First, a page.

The mains winding was positioned near the open end of the E's while the high voltage winding was placed against the boxed end of the E's. The filament winding was wound between the primary and high voltage secondary and then wedged with what appeared to be phenolic strips on both sides. The whole unit then appeared to have been dipped in a shellac or similar product.

3 After removal of the windings it was obvious that the primary was light weight for the amount of copper wire. To determine the number of turns of wire on the damaged primary, the primary was cut into two parts with a bandsaw. The reason for the light weight became apparent as the wire was manufactured from aluminum.

4 Removal of the shunts may be possible without damage to the windings but my methods failed as the primary insulation was damaged. Removal of the filament winding wire is not practical as the portion between the primary and high voltage secondary is compressed between the winding resulting in a tight friction fit. The wire simply snapped when applying force to pull it from between the windings.


Given I had damaged the transformer primary I chose to disassemble the device. The I and E laminations are pressed together at the factory assembly floor. The E laminations have a cutout and the I laminations a matching tong which when pressed together lock the lower I laminations as a bank to the upper E laminations. They can be separated by using a bench vice, wood blocks cut from 2x4's and a heavy machine hammer.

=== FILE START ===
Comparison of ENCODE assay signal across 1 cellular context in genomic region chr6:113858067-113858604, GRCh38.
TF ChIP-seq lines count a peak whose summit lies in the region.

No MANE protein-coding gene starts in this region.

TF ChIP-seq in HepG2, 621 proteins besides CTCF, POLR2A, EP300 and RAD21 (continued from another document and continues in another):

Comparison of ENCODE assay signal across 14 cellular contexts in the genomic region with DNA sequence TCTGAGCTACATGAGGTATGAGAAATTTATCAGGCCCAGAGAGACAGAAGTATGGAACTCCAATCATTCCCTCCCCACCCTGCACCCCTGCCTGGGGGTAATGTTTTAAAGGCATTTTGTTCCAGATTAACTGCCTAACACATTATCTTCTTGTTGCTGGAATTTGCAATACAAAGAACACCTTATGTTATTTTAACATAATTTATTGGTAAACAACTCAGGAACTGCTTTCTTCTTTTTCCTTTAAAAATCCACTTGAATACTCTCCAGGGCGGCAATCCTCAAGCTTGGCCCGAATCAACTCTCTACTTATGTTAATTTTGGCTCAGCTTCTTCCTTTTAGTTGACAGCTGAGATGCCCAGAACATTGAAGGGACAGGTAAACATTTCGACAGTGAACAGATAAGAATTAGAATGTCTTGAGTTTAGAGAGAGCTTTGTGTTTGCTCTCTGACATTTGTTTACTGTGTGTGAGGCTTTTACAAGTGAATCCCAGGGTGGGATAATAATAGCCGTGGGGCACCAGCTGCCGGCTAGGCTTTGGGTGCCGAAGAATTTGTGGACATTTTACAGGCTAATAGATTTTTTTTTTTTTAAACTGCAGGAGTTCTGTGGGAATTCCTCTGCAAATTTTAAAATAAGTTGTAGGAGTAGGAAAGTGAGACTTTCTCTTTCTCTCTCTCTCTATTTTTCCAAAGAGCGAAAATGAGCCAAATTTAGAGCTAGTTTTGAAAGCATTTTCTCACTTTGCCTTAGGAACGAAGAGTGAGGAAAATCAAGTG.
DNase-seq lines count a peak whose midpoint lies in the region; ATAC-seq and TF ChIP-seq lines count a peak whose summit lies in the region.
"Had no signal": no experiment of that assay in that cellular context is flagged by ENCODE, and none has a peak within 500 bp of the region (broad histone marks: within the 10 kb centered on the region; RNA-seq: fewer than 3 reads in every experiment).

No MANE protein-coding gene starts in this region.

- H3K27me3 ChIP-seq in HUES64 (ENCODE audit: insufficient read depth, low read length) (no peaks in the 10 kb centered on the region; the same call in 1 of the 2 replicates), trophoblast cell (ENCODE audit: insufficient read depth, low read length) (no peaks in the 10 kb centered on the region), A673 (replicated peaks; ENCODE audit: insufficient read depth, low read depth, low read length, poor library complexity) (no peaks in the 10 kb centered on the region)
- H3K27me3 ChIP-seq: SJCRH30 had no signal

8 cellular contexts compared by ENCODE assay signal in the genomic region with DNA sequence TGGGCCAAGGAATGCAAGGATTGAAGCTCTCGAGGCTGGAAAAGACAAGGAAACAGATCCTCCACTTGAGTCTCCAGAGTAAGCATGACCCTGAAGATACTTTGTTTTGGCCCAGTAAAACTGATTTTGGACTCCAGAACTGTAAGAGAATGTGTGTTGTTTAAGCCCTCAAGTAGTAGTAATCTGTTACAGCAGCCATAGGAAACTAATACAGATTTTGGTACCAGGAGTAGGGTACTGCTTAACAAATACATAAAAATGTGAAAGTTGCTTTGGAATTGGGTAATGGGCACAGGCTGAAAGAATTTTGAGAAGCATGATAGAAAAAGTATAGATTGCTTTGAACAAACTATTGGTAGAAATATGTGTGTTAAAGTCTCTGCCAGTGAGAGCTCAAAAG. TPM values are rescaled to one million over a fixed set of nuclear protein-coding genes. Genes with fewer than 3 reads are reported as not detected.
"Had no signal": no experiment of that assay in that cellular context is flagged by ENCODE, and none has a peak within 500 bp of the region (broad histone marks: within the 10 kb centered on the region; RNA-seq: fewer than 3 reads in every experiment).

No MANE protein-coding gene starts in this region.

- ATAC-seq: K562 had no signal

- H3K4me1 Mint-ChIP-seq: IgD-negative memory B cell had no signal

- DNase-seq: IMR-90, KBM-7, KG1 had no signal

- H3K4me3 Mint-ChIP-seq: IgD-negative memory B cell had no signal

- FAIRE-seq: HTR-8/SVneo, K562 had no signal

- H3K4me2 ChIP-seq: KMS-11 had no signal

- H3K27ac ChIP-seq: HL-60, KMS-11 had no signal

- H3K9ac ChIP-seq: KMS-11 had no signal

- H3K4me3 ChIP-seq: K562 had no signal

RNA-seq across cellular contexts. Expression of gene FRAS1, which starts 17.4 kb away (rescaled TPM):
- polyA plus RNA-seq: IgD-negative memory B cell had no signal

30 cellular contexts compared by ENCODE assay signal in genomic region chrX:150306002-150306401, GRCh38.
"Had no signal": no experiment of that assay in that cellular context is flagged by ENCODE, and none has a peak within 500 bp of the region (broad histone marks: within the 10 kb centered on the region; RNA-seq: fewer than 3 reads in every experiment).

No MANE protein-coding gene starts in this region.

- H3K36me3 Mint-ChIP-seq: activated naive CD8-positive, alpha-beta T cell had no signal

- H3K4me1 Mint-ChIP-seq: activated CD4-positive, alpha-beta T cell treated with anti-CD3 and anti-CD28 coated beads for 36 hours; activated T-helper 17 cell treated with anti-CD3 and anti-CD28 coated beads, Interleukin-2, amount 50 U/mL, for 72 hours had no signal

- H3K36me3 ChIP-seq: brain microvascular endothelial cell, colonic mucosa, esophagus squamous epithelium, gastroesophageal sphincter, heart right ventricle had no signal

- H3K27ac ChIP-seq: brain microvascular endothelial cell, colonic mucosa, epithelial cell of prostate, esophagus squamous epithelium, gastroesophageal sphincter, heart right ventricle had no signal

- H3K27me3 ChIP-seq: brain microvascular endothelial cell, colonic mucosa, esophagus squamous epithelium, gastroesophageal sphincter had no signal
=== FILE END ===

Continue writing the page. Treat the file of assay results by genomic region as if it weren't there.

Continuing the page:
Mount the transformer in the vice by placing the box end of the E laminations in the vice. You want it solidly tightened in the vice. Place one end of a 2X4 wood block edge against the I lamination's edge adjacent to the E laminations. Sharply rap the opposite end of the wood block. You may have to do this several times and change to the opposite side of the E & I mating surfaces. However after a few raps the unit I had begin to separate. This can be done without removing the mounting plate welded to the I laminations.

Removal of the windings is more of an effort. The unit I disassembled required using an arbor press. I set the transformer primary winding on two wood blocks and then pressed the E laminations as an assembly out of the windings. The high voltage winding was destroyed as the insulating coating acted like an adhesive holding the secondary winding to the surface of the laminations. Oddly the mains winding suffered no further damage but the damaged insulation from previous efforts to remove the shunts was obvious, otherwise the primary remained intact. Other than the primary's light weight it appeared to be well made and the red-brown enamel insulation hid the fact it was not copper.